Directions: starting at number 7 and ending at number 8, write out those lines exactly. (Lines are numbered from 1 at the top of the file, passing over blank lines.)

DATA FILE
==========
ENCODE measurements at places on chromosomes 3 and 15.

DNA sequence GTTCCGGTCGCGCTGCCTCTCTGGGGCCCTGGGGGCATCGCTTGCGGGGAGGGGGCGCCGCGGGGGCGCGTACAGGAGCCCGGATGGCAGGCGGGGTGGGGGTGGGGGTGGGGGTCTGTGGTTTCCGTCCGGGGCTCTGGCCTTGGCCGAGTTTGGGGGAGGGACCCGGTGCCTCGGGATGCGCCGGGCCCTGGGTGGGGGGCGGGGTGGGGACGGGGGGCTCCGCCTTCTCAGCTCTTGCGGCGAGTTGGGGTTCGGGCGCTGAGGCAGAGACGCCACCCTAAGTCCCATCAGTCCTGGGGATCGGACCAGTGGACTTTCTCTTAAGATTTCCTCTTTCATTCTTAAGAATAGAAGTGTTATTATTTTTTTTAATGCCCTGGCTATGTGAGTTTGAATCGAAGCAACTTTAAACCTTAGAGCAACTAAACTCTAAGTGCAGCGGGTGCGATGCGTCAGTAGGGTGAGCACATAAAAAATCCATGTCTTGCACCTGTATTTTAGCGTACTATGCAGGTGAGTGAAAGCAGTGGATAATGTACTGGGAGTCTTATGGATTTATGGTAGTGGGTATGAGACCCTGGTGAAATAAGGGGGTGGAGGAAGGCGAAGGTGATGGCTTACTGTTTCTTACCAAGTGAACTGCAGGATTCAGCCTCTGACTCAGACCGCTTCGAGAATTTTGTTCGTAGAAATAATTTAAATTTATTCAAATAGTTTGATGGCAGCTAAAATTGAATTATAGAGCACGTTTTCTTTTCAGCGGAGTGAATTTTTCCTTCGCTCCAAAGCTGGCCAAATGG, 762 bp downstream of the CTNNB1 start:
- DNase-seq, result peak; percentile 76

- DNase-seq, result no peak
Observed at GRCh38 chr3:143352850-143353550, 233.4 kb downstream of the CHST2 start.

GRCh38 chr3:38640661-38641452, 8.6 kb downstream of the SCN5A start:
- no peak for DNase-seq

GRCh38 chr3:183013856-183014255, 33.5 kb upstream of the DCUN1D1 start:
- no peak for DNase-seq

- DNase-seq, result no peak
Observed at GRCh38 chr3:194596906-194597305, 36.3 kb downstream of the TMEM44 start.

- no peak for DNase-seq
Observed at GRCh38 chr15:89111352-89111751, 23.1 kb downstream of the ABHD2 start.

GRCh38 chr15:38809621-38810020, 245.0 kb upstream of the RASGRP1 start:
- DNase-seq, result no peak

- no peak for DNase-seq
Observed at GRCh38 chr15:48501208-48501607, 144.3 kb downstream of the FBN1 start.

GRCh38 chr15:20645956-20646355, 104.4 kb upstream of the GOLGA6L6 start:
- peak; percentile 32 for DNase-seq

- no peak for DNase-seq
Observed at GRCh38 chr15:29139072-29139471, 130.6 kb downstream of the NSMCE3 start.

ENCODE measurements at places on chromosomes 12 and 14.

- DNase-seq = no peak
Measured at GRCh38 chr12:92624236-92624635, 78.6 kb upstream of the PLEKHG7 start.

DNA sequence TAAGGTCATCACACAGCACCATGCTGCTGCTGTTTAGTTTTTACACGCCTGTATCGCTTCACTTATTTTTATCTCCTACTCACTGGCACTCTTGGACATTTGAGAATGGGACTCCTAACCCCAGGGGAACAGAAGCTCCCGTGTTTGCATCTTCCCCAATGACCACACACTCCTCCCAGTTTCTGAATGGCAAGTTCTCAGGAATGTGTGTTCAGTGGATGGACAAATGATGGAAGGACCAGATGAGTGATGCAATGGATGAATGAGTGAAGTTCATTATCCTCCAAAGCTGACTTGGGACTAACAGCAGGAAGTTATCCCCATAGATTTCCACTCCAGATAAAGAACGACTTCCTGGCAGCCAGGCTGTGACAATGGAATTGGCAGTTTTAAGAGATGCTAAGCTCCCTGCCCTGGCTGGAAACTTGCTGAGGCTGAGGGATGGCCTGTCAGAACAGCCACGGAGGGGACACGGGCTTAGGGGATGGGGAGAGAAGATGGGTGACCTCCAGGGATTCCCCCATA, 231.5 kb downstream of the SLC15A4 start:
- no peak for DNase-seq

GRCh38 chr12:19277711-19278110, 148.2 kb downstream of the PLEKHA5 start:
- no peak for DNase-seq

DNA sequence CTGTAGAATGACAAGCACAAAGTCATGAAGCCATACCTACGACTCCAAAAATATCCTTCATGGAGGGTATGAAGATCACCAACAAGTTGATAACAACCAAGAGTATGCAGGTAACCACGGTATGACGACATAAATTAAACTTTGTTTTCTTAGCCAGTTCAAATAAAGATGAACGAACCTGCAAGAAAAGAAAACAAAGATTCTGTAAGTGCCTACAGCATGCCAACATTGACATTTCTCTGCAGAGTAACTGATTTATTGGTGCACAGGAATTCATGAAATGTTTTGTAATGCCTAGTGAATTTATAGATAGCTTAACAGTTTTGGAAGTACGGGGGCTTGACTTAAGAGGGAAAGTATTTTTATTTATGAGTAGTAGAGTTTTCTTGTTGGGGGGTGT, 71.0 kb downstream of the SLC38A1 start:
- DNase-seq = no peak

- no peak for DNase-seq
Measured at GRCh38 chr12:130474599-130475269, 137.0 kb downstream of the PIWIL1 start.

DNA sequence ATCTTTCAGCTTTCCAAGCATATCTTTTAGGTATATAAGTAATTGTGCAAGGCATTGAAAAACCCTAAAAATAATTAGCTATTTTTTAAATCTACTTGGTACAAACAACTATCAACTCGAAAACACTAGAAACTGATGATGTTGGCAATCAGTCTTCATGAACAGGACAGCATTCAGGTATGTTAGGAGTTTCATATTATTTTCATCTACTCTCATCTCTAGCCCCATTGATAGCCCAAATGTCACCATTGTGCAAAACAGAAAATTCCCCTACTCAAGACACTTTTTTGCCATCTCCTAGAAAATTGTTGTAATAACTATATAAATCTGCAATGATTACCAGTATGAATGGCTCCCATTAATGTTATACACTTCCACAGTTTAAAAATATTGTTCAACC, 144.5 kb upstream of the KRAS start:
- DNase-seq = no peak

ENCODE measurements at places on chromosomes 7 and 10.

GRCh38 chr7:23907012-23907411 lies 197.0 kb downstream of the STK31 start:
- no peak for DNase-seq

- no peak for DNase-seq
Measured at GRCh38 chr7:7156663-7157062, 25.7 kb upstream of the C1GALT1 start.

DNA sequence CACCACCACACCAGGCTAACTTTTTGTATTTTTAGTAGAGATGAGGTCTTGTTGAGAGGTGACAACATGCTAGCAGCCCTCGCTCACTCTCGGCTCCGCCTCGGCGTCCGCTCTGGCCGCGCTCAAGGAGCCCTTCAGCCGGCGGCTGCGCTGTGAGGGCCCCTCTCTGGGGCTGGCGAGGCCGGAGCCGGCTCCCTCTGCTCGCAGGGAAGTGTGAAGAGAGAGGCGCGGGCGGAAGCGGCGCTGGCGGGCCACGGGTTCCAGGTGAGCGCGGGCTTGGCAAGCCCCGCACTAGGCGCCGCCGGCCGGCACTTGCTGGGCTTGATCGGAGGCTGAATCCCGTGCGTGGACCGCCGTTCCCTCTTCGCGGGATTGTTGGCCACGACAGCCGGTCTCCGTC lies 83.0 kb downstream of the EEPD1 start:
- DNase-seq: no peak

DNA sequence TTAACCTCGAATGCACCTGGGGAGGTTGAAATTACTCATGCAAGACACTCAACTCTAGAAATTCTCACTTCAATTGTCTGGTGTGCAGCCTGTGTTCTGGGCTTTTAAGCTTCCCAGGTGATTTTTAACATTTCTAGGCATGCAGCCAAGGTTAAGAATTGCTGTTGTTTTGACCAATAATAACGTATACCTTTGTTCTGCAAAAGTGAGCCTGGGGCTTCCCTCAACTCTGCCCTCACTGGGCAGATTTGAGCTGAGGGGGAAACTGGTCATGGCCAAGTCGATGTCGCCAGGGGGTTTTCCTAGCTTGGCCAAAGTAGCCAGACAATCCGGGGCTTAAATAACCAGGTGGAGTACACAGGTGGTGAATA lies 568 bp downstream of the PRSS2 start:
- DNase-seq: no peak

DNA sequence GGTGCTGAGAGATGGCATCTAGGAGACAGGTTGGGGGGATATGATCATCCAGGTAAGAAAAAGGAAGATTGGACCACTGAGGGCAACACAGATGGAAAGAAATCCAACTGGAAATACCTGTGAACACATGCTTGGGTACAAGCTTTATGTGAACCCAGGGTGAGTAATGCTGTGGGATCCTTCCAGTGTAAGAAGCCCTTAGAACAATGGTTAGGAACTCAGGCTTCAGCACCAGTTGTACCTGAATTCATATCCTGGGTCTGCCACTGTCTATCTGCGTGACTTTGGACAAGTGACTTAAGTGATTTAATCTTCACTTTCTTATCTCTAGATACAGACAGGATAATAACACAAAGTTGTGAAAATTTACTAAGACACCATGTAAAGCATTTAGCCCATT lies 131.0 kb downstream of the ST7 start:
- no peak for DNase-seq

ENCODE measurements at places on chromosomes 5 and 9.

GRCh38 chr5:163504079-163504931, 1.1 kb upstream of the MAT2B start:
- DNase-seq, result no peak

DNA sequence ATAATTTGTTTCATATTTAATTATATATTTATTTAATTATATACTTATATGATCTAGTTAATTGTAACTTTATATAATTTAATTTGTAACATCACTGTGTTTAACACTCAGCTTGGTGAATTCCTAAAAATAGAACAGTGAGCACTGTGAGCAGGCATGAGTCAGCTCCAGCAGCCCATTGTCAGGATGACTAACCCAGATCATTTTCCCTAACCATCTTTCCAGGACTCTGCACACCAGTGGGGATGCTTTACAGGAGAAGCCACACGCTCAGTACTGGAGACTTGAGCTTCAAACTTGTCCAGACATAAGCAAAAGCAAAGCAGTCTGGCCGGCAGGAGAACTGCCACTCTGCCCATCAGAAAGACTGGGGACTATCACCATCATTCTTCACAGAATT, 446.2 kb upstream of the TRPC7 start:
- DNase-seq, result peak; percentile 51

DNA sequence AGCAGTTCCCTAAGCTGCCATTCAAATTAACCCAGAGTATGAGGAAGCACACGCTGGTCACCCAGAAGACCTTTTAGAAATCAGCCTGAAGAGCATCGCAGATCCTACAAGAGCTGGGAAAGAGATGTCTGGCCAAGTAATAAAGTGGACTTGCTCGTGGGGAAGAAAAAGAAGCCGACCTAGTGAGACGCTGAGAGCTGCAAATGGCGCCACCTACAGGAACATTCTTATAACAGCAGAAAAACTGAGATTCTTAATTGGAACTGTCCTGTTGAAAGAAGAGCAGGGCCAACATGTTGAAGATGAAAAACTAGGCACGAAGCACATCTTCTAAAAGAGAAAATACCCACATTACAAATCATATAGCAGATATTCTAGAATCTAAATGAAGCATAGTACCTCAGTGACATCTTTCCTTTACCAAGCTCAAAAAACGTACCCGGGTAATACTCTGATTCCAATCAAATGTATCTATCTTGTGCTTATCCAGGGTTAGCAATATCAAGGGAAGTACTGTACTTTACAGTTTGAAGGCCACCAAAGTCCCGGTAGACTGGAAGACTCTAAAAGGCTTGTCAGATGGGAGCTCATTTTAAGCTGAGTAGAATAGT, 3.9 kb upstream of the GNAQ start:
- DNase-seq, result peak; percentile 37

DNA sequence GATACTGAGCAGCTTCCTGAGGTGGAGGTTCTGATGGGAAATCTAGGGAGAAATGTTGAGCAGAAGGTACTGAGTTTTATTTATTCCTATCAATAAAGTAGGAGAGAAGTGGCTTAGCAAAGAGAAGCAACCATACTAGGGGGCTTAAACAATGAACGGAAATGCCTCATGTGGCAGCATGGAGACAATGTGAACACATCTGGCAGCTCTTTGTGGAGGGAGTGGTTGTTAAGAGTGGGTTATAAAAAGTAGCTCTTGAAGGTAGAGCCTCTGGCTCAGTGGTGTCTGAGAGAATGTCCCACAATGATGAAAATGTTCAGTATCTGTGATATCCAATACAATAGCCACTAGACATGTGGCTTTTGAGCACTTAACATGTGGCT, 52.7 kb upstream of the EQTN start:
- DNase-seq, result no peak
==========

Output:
- no peak for DNase-seq

GRCh38 chr3:183013856-183014255, 33.5 kb upstream of the DCUN1D1 start: